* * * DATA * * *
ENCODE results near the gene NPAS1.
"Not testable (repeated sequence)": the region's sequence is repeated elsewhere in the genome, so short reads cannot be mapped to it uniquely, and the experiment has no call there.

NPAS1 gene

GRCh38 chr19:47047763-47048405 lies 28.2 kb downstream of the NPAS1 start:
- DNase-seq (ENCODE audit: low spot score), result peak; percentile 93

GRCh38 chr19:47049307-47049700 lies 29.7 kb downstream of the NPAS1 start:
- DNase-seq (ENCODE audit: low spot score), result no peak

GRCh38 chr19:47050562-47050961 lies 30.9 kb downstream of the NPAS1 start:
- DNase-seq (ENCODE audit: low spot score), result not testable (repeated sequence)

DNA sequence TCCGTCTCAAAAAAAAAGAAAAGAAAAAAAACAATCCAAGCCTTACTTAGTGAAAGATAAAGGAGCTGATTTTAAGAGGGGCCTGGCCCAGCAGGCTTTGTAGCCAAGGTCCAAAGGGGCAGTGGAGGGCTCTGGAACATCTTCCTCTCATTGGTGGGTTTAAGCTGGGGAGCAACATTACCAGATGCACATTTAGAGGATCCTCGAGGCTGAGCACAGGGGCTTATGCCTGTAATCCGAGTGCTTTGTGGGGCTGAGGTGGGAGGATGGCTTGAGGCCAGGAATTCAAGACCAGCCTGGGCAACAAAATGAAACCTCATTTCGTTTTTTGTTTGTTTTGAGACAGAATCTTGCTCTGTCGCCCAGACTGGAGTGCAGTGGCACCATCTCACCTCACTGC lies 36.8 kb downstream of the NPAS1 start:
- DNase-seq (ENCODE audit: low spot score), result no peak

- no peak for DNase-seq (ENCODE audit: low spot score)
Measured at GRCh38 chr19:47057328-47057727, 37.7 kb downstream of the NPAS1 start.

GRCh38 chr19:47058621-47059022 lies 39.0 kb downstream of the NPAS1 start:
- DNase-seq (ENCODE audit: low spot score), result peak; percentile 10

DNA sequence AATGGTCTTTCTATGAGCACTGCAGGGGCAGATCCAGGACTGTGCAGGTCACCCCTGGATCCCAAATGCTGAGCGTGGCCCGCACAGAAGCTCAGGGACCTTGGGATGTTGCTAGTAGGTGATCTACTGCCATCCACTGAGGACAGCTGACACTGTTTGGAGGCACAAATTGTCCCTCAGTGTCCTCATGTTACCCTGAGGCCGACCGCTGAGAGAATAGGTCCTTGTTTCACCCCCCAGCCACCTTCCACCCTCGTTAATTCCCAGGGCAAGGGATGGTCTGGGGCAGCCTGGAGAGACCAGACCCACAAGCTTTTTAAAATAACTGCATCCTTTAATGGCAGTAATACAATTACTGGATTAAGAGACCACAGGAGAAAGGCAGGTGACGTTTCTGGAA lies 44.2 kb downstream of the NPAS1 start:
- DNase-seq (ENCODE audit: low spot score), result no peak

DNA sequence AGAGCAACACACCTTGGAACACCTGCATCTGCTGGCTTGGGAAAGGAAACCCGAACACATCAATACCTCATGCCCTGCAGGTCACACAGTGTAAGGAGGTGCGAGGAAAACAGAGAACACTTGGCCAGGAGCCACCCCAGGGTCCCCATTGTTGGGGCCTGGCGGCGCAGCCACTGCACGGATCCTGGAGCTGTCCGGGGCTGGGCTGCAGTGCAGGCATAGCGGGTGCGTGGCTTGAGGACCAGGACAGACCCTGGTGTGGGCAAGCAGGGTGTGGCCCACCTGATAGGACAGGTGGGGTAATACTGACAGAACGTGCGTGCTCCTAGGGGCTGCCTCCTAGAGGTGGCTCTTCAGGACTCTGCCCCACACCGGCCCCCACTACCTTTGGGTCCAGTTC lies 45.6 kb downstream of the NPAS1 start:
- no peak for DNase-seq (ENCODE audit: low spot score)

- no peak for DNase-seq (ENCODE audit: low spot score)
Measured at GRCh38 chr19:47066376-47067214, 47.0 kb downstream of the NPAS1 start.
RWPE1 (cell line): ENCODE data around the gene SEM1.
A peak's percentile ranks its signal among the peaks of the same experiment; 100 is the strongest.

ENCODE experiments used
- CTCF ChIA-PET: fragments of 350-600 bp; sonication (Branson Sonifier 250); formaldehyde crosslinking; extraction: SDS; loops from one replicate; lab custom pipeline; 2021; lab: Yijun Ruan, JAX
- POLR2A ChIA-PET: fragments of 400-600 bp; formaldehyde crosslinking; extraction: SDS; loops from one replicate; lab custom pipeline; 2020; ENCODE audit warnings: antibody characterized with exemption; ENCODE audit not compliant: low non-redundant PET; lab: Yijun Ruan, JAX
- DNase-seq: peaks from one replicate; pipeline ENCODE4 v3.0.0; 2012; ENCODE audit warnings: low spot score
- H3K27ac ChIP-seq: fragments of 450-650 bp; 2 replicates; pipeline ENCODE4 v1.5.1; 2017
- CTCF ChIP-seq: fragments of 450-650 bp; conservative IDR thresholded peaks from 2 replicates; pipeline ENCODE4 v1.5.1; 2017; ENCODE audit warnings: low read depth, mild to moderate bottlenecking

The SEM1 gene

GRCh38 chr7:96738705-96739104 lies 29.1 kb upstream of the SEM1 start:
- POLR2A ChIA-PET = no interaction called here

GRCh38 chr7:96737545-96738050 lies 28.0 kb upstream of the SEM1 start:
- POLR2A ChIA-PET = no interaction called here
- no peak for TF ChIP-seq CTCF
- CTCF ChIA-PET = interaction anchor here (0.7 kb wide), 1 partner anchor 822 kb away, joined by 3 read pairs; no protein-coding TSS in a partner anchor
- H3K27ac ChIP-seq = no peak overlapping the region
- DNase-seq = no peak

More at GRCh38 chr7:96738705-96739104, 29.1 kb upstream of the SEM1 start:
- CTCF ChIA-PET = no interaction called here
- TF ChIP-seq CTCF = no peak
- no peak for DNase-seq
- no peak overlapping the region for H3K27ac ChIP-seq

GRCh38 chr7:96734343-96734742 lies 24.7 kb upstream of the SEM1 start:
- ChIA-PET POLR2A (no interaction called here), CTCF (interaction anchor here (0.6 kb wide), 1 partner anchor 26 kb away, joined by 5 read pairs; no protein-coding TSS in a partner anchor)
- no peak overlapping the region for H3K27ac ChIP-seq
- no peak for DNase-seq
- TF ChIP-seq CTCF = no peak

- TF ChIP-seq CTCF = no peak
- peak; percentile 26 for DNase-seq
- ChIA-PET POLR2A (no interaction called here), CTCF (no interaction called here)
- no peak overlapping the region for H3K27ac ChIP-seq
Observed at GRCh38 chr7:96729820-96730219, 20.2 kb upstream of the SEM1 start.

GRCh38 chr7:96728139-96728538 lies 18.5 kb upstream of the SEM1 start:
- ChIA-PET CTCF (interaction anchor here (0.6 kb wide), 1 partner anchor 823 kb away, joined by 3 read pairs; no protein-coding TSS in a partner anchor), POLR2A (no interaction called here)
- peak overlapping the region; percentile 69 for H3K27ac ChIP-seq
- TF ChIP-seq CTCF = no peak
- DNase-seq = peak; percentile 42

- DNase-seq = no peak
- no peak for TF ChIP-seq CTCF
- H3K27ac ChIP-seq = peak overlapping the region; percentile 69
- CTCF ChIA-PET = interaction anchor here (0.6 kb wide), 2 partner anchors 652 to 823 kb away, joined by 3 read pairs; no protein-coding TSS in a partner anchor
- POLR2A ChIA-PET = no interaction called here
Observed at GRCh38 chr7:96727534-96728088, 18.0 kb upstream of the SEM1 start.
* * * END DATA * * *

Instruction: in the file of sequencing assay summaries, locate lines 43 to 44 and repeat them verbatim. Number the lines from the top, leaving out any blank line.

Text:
- no peak overlapping the region for H3K27ac ChIP-seq

GRCh38 chr7:96734343-96734742 lies 24.7 kb upstream of the SEM1 start: